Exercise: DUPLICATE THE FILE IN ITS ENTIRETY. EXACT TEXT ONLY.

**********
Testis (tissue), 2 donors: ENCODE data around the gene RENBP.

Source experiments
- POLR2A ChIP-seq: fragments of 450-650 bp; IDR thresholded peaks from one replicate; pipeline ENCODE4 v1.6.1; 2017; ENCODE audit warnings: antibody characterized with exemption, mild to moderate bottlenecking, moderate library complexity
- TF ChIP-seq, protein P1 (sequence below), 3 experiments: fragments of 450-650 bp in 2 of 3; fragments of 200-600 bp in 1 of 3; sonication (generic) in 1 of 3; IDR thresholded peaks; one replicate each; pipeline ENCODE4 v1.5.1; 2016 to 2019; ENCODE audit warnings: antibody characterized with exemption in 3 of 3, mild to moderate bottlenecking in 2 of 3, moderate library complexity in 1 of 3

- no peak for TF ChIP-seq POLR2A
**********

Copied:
Testis (tissue), 2 donors: ENCODE data around the gene RENBP.

Source experiments
- POLR2A ChIP-seq: fragments of 450-650 bp; IDR thresholded peaks from one replicate; pipeline ENCODE4 v1.6.1; 2017; ENCODE audit warnings: antibody characterized with exemption, mild to moderate bottlenecking, moderate library complexity
- TF ChIP-seq, protein P1 (sequence below), 3 experiments: fragments of 450-650 bp in 2 of 3; fragments of 200-600 bp in 1 of 3; sonication (generic) in 1 of 3; IDR thresholded peaks; one replicate each; pipeline ENCODE4 v1.5.1; 2016 to 2019; ENCODE audit warnings: antibody characterized with exemption in 3 of 3, mild to moderate bottlenecking in 2 of 3, moderate library complexity in 1 of 3

- no peak for TF ChIP-seq POLR2A